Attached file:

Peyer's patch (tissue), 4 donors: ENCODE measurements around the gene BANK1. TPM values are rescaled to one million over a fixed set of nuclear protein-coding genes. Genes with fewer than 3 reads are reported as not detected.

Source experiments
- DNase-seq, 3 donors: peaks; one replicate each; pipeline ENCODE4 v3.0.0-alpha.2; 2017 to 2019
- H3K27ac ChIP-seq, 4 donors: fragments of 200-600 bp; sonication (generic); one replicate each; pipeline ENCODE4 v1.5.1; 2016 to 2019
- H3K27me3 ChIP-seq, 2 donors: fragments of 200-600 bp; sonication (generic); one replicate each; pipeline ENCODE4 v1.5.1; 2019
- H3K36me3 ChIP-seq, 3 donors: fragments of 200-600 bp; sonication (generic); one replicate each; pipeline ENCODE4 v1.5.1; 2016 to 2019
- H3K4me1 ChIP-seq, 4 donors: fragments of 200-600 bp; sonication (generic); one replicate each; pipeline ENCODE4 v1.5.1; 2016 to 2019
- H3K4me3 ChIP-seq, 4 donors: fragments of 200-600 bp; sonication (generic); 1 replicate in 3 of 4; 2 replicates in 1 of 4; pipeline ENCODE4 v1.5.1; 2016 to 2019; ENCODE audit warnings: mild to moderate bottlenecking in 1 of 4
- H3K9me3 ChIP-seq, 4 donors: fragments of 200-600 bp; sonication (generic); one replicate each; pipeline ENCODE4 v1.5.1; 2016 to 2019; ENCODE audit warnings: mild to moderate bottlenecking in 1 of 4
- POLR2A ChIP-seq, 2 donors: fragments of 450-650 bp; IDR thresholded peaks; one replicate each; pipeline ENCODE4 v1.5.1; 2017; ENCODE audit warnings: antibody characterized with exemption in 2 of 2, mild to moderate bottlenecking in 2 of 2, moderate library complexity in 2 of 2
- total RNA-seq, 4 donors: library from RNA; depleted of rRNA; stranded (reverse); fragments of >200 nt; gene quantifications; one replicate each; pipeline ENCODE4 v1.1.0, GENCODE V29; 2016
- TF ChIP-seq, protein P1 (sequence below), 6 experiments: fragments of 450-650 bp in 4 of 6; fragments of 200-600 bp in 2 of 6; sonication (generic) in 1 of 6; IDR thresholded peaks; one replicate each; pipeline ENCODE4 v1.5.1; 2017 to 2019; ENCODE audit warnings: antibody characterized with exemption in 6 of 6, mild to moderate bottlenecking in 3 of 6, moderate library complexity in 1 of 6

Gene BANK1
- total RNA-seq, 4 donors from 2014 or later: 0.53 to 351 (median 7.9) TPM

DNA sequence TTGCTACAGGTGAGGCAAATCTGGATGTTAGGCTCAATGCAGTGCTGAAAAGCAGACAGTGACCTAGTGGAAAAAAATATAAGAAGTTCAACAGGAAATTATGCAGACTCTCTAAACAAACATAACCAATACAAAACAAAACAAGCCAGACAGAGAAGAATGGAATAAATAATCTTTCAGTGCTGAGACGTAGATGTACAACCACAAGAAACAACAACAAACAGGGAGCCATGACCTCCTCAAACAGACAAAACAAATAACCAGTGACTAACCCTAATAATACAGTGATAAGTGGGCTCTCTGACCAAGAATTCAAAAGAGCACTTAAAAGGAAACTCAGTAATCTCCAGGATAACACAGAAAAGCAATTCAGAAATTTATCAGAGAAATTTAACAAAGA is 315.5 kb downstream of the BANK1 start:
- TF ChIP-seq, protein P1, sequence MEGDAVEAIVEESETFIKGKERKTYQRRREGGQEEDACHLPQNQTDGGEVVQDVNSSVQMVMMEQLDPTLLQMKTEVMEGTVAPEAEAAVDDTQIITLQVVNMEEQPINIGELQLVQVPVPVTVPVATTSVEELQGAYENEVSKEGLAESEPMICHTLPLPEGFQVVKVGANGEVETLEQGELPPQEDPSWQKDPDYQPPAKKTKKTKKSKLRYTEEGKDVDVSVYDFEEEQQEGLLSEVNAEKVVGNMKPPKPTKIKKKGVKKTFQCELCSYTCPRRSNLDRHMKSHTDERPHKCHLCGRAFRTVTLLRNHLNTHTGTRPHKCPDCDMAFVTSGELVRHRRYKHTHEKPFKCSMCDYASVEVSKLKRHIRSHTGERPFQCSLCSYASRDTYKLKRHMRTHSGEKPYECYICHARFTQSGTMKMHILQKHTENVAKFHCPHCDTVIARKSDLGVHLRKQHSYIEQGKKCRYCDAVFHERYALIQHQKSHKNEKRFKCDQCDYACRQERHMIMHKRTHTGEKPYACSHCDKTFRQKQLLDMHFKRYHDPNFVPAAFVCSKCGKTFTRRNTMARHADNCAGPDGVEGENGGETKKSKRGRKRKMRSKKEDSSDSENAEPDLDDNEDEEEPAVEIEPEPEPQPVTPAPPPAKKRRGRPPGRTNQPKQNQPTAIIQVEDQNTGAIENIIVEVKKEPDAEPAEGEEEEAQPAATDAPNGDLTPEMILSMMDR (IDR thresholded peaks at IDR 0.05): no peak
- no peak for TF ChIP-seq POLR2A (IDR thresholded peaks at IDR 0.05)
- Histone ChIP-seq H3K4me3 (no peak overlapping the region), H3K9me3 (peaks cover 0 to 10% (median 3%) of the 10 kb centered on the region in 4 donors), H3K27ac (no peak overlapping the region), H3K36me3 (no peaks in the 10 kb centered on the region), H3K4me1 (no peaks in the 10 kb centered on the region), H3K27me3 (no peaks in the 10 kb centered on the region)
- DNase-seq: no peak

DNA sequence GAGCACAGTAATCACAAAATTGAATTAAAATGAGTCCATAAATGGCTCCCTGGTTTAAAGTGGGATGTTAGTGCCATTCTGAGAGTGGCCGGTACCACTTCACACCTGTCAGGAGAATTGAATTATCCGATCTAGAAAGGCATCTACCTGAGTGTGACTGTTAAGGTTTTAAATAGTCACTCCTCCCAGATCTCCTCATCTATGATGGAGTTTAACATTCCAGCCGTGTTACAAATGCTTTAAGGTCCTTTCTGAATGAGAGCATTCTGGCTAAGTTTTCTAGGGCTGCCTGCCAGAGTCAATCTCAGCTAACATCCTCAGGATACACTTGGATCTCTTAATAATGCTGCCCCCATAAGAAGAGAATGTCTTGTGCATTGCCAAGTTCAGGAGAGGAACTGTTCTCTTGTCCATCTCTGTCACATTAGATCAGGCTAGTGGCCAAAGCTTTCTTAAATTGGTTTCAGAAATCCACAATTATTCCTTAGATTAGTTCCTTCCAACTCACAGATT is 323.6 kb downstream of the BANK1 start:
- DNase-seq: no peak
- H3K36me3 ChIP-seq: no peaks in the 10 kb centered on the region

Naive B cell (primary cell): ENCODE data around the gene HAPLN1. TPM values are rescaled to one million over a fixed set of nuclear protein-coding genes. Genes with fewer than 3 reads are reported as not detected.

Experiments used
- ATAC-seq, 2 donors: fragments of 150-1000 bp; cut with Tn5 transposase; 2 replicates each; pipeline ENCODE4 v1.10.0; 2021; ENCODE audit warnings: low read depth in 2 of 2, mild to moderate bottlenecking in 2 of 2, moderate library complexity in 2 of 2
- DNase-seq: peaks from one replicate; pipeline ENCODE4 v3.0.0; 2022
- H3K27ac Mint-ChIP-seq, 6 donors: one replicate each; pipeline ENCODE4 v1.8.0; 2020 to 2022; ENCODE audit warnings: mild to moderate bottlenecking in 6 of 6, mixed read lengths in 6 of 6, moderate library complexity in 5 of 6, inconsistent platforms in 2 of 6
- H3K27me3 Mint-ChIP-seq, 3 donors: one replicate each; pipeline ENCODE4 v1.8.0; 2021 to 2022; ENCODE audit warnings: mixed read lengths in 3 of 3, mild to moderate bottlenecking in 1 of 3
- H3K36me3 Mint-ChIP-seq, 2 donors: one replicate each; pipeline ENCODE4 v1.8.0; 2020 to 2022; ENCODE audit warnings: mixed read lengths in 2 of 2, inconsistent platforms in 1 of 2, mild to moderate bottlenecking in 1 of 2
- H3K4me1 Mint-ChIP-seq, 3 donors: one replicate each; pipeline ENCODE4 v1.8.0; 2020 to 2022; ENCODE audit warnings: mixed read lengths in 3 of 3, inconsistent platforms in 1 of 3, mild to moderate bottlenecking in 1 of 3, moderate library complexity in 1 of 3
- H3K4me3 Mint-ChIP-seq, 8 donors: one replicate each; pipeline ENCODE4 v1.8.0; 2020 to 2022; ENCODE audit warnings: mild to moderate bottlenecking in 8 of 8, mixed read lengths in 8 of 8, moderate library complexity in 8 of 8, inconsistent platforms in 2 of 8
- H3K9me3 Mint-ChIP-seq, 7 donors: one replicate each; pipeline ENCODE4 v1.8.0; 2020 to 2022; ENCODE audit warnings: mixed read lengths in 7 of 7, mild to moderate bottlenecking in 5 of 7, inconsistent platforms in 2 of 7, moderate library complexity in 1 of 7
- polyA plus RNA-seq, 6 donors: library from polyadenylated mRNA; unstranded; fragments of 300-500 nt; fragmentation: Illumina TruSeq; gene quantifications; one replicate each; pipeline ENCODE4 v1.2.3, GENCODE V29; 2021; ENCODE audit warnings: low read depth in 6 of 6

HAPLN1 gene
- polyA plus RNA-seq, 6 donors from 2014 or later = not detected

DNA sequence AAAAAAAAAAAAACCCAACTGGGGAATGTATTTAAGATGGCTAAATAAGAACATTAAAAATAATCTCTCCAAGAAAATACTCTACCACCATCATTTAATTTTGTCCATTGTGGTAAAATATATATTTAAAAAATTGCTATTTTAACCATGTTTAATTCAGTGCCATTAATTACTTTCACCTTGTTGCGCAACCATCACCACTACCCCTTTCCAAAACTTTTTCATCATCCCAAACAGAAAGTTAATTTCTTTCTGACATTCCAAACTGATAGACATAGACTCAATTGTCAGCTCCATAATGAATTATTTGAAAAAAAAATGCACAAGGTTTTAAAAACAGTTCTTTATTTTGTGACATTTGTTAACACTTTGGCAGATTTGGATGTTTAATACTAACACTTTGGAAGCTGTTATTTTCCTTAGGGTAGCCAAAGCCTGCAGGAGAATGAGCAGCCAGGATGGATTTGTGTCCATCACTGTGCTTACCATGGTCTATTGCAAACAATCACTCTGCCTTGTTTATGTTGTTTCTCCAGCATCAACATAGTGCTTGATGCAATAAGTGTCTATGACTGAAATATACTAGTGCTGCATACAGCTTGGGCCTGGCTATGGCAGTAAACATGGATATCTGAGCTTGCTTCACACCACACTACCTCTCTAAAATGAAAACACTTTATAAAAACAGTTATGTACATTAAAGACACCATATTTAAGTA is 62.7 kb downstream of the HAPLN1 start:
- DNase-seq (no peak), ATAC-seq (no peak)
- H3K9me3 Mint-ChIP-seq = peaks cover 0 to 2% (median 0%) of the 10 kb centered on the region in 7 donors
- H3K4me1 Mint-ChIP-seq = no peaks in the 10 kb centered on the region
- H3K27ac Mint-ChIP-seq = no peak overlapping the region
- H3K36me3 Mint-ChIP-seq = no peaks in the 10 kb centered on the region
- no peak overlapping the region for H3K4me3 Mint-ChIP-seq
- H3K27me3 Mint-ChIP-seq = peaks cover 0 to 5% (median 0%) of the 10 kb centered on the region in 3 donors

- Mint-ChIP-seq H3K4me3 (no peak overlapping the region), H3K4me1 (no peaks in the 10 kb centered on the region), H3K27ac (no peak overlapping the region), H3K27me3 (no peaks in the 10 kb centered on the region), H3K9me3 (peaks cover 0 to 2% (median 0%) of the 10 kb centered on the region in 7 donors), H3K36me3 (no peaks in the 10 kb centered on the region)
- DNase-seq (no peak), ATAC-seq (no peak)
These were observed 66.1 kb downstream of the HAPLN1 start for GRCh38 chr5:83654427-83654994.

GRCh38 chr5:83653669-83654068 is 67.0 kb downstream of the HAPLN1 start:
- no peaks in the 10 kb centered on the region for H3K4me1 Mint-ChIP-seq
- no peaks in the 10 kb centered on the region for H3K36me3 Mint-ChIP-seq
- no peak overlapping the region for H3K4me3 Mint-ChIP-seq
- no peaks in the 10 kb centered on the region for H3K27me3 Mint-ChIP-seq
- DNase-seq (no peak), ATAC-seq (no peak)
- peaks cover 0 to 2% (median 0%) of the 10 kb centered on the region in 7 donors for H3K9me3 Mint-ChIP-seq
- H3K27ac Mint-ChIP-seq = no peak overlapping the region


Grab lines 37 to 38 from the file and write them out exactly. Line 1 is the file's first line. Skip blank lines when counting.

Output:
- DNase-seq (no peak), ATAC-seq (no peak)
- H3K9me3 Mint-ChIP-seq = peaks cover 0 to 2% (median 0%) of the 10 kb centered on the region in 7 donors